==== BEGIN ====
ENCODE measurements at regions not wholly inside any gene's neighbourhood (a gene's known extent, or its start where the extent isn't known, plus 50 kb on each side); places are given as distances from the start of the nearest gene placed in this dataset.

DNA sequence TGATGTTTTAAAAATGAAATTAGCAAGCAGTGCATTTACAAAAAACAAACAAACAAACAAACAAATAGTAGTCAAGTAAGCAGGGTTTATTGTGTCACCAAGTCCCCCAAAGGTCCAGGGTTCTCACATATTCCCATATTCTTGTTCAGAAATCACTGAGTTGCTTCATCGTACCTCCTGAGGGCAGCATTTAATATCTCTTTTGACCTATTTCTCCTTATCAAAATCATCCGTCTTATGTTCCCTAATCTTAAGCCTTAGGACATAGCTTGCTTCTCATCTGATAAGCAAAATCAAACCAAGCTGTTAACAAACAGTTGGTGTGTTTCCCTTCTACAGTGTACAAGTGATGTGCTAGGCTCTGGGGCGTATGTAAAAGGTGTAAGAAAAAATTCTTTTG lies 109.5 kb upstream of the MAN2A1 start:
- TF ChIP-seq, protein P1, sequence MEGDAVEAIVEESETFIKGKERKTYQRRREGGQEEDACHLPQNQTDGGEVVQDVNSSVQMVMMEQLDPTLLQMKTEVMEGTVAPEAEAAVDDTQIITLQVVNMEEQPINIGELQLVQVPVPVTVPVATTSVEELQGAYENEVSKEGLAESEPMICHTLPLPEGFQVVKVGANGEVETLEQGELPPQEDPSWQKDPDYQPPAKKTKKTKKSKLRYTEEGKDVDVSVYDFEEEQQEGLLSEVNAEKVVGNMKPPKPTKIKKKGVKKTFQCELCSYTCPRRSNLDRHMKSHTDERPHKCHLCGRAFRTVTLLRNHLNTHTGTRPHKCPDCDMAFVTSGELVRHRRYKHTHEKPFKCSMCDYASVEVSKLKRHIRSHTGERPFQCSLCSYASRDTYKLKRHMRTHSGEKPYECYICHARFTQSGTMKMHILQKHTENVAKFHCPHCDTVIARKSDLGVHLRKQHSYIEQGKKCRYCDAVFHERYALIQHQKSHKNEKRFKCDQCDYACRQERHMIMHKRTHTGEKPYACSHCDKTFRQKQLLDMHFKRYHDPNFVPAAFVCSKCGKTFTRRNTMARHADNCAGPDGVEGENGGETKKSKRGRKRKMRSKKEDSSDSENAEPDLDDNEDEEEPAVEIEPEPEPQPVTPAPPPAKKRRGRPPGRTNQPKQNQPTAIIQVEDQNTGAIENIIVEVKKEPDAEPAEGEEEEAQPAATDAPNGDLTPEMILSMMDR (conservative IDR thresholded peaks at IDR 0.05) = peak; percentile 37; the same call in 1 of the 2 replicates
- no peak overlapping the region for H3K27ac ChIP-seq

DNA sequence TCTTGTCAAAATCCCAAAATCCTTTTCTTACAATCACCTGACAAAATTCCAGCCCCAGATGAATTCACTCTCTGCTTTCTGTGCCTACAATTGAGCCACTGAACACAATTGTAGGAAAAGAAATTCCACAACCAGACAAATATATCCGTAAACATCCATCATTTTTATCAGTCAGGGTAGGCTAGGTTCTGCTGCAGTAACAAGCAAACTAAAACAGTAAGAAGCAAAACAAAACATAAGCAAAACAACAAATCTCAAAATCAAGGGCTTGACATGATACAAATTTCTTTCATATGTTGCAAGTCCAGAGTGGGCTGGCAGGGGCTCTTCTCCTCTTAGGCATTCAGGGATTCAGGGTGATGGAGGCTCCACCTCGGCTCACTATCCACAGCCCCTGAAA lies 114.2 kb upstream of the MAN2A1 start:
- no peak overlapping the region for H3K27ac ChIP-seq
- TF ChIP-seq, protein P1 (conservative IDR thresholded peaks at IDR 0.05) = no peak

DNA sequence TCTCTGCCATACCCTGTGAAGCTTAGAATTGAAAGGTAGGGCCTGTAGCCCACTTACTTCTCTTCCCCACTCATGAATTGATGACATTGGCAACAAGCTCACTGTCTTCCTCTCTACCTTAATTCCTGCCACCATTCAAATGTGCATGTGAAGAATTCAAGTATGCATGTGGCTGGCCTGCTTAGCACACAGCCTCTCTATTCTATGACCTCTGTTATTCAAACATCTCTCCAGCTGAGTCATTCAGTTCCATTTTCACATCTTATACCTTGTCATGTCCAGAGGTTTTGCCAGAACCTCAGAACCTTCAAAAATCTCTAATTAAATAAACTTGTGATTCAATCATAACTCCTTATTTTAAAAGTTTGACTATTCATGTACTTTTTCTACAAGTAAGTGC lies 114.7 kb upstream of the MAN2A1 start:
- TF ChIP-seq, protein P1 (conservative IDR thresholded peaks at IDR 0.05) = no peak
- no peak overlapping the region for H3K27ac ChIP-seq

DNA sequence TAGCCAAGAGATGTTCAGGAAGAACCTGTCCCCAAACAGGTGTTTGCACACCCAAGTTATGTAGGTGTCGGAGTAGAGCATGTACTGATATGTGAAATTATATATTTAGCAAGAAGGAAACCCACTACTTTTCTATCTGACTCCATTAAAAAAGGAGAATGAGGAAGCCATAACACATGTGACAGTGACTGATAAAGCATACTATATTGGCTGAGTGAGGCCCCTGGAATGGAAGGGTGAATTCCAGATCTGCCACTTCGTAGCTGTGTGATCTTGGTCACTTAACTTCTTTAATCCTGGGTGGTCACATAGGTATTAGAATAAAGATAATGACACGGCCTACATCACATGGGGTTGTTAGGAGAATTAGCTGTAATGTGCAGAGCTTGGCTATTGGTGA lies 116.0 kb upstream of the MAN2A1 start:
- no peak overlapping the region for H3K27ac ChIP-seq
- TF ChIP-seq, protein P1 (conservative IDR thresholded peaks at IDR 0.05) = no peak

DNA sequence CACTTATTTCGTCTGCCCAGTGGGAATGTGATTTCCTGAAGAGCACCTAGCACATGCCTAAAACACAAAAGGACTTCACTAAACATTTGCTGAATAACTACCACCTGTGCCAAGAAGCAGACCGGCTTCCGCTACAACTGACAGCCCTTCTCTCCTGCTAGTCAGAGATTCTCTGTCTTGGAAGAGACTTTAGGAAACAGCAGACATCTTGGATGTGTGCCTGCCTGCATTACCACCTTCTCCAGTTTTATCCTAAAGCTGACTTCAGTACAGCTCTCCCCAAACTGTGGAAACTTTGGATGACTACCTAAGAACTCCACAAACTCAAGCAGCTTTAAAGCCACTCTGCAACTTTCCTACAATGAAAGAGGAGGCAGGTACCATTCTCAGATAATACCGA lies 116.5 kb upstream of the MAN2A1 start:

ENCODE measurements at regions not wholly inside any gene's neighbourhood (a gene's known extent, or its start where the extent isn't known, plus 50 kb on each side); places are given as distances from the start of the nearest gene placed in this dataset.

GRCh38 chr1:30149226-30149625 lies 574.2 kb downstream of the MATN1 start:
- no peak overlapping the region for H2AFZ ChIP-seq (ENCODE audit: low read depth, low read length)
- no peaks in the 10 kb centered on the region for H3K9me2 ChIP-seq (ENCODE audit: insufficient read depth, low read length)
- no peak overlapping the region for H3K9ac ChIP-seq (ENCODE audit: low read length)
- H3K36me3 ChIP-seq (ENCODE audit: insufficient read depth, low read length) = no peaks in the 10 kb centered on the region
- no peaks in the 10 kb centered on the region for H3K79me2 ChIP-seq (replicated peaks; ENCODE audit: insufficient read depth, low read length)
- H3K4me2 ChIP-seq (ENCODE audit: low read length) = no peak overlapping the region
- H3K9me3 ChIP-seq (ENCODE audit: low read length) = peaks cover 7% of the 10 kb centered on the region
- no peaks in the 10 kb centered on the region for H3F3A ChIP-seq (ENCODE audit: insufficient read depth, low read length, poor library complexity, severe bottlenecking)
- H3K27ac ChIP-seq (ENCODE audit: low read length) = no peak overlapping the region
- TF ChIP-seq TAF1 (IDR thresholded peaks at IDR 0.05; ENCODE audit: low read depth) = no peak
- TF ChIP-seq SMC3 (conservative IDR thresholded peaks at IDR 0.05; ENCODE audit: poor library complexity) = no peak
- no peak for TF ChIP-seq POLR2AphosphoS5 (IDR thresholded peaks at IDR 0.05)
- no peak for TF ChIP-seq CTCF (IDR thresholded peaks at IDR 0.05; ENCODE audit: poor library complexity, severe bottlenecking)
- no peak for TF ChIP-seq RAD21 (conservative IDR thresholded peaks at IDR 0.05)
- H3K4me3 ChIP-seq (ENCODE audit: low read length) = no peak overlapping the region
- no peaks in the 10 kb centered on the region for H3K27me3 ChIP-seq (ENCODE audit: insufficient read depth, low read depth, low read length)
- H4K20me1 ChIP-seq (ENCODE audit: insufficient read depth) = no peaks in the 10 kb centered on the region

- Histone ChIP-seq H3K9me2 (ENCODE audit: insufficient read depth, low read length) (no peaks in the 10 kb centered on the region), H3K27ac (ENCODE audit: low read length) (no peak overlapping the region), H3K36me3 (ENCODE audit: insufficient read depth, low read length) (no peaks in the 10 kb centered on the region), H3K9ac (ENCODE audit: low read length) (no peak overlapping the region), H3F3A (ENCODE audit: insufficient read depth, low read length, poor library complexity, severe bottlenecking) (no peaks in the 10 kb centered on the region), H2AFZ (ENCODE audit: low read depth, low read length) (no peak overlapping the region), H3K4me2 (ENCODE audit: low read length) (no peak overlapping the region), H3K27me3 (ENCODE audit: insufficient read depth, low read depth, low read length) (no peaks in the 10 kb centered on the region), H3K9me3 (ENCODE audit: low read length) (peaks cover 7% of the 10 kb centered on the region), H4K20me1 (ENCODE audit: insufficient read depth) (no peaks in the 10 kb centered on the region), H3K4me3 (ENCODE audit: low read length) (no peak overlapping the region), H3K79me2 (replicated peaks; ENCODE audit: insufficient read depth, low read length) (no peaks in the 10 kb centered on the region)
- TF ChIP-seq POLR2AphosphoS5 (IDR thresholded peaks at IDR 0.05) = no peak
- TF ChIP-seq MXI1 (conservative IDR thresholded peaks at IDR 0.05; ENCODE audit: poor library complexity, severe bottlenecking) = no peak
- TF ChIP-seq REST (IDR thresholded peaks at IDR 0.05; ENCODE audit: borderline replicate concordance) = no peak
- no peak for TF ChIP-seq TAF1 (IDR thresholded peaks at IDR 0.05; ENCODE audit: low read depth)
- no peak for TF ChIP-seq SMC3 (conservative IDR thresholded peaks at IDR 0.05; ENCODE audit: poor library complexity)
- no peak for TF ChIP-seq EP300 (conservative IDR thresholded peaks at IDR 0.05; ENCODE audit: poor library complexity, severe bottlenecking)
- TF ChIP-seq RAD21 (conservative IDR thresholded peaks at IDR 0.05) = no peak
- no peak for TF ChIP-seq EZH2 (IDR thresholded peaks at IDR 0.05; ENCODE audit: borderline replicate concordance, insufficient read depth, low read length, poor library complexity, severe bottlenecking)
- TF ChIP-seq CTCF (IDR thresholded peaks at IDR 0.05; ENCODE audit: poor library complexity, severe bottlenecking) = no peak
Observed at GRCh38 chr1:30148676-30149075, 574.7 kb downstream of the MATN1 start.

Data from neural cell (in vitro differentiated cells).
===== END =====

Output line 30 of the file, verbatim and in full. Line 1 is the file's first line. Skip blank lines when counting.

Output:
- no peak for TF ChIP-seq RAD21 (conservative IDR thresholded peaks at IDR 0.05)